Sunday, October 25, 2009

My own chessanalysisprogram

Finally I found the time and energy to write my own chess analysis program. That is to say, I wrote the first step. I wanted to do that for about seven years. The problem with chess programs as Fritz etc. is that they don't give you a good insight in how they arrive at a certain move. When I tried to get insight lately in what aspect of piece activity causes the most problems for the opponent I missed that dearly.

The idea is as follows. The program reads a PGN file and shows it. For every aspect I want to investigate I write a specific algorithm that will show the development of that aspect during the game. For instance, I want to know how much every piece is standing in the way of other pieces. Or how many squares manoeuvring room each side has. The questions will change overtime when insight grows. The sky is the limit.

The parser for PGN games is now completed and it works like a charm. To be continued.


  1. You have beaten me to the punch! :) Writing some sort of chess engine was been a thought for me as well. Usually because of laziness it never was started.

    Well, good luck on it, and keep us updated.

  2. very interesting initiative.

    Are you going to do it open-source?
    Putting snippets and explanations should be very interesting, and people's comments can help improving the program and, of course, the comprensiom of the chess.

    In what language are you going to do that? I don't know how much people know programming around here, but a high level programming language as python (my preferred one) can make an algorith easily readable for everybody.

    In such programa, I supose there will be some different approaches to evaluate a positions without watching further moves, as how much squares is dominating each player, undefended pieces, etc.

    Keep us updated! :)

  3. I'm programming in eDeveloper. No open source. But there will be plenty to talk about. Commonly the pawn is used as a unit of measurement. That is an arbitrary choice. I'm going to investigate if I can use a more realistic unit based on the relationship between space and tempo's.

  4. Now that you mention the Pawn is an arbitrary unit, I've wondered from time-to-time whether "up a Pawn" is the most precise gauge of material.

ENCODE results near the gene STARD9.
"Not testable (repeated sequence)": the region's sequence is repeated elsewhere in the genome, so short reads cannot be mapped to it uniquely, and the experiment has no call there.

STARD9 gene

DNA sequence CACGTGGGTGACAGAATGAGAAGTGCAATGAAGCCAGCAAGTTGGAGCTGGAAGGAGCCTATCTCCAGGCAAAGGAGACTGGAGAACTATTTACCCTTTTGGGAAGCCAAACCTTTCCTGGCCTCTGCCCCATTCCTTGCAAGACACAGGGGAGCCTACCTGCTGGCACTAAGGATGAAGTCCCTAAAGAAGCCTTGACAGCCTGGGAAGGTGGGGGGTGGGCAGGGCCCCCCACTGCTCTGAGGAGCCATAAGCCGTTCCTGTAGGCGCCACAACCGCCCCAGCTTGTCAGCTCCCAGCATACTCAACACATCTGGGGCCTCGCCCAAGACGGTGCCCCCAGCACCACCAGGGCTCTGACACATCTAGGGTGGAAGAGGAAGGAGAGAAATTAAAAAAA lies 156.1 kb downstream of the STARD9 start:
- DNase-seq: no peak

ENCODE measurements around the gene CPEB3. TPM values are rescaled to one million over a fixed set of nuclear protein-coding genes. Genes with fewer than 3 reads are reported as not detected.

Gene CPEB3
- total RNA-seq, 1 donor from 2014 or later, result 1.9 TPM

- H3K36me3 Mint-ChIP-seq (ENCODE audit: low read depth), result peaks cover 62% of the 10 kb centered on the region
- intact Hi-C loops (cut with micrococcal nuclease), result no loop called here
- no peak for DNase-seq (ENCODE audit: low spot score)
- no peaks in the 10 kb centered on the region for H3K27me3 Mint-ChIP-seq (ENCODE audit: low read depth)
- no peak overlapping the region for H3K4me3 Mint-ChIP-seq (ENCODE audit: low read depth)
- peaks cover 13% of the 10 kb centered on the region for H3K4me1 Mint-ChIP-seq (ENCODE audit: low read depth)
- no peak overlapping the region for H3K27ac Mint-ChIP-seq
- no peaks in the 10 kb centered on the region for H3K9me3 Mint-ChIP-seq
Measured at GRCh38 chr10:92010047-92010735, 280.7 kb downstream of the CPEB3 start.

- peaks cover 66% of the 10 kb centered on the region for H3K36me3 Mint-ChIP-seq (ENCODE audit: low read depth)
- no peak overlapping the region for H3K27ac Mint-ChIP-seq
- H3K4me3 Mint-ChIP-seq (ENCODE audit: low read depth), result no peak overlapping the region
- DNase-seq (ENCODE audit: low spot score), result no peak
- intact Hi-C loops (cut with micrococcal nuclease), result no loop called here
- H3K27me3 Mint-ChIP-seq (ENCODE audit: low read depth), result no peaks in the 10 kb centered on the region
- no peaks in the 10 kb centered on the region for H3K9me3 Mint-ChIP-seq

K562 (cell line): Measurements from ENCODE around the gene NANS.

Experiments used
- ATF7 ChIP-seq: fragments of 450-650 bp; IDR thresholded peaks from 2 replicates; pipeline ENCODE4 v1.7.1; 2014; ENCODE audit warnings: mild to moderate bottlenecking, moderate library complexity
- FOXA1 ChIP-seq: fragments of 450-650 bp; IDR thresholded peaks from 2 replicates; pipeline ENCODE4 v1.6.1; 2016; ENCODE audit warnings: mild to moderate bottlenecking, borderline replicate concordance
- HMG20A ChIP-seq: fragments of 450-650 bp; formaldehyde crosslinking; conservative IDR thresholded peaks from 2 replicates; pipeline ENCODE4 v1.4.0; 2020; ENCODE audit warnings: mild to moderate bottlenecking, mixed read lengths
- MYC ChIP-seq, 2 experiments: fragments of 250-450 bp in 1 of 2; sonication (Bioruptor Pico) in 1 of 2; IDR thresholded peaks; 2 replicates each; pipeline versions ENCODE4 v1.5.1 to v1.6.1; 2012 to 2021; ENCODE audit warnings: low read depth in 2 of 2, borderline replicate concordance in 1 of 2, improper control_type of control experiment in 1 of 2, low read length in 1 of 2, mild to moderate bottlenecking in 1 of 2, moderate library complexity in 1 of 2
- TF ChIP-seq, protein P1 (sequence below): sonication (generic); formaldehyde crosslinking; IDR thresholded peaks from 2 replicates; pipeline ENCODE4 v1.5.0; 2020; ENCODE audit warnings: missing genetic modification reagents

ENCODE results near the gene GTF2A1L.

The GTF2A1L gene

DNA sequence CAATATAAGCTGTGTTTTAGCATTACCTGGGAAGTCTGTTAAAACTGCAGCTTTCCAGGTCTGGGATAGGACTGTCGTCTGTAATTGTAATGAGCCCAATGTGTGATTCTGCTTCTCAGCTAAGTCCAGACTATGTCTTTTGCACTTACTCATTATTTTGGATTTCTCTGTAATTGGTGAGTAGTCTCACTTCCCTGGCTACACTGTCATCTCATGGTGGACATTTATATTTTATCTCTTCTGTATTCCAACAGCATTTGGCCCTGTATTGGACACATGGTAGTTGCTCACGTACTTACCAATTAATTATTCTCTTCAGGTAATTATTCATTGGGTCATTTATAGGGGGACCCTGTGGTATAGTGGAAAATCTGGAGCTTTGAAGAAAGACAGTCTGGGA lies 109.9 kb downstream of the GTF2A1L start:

In order words, using the ratio of pieces remaining could be more accurate. If White plays a gambit and goes down a Pawn, ratio of remaining material might be 36/37. The Pawn may or may not be very important.

    But an endgame where White only has 2 Pawns to Black's 3, the ratio 2/3 accurately portrays White's dire need to equalize.

    Of course, this ratio idea could be useless, and at least needs refinement. For example, the 2/3 endgame example is the same fraction as a 20/30 midgame ratio (where White is down a Queen, and can safely resign.)

  5. LEP,
    the value of material is dynamic. A rook in the corner in some games wouldn't be missed when it would stand next to the board. In that specific case it's value is (close to) zero.You must measure what a piece is actually doing. How much possibilities does it take away from the opponent. That changes during the game.

  6. Hi,

    i did write my PGN-Parser in Java ( not quite complete). I plan to make some positional analysis with the aid of rybka and / or other engines via UCI.
    Analysing the places of the pieces by statistics of several automatic games, compare the value of comparable pieces by "excange" them artificialy ... many posibilitys but lot of work to.

    I dont think a program with "elo"<2000 can give you valuable hints. Just counting possible moves might be not enough. These moves have to be "important" to. And an engine with elo>2000 is not that easy to write.

    The source of Toga II is open.

    I still would like to have a chesstempo-like puzzle program wich teaches/correct me my own errors:
    Analyse games, find errors of user, present as puzzle, let user judge position +- +/- ... and ask for best possible move, give feedback, decide when to pesent this position as puzzle again.

  7. Uwe,
    I dont think a program with "elo"<2000 can give you valuable hints. Just counting possible moves might be not enough. These moves have to be "important" to. And an engine with elo>2000 is not that easy to write.

    It's not the machine that does the work but the thinking about the subject.

  8. Very cool

    I like using ELO instead of pawns as unit of measure. E.g., being down a queen you can expect to lose to someone with ELO 600 lower than you. A pawn is worth about 40 ELO. I think Soltis does this based on work of Kauffman (reevaluating the pieces or some such article).

  9. Yes, there are a lot of factors to evaluate the worth of a piece!

    Interestingly, there's an article in the current Chess Life which mentions briefly how programs might assign a value to gambit, mobility, or tempos.

  10. Might be interesting for you:

    cyclone xTreme user configurable parameters:
    PieceActivityWeightOpening 256
    PieceActivityWeightEndgame 256
    KnightUnit 4
    BishopUnit 6
    RookUnit 7
    QueenUnit 13
    MobMove 1
    MobAttack 1
    MobDefense 0
    KnightMobOpening 4
    KnightMobEndgame 4
    BishopMobOpening 5
    BishopMobEndgame 5
    RookMobOpening 2
    RookMobEndgame 4
    QueenMobOpening 2
    QueenMobEndgame 4
    KingMobOpening 0
    KingMobEndgame 0

    Source here

    Elo "2974"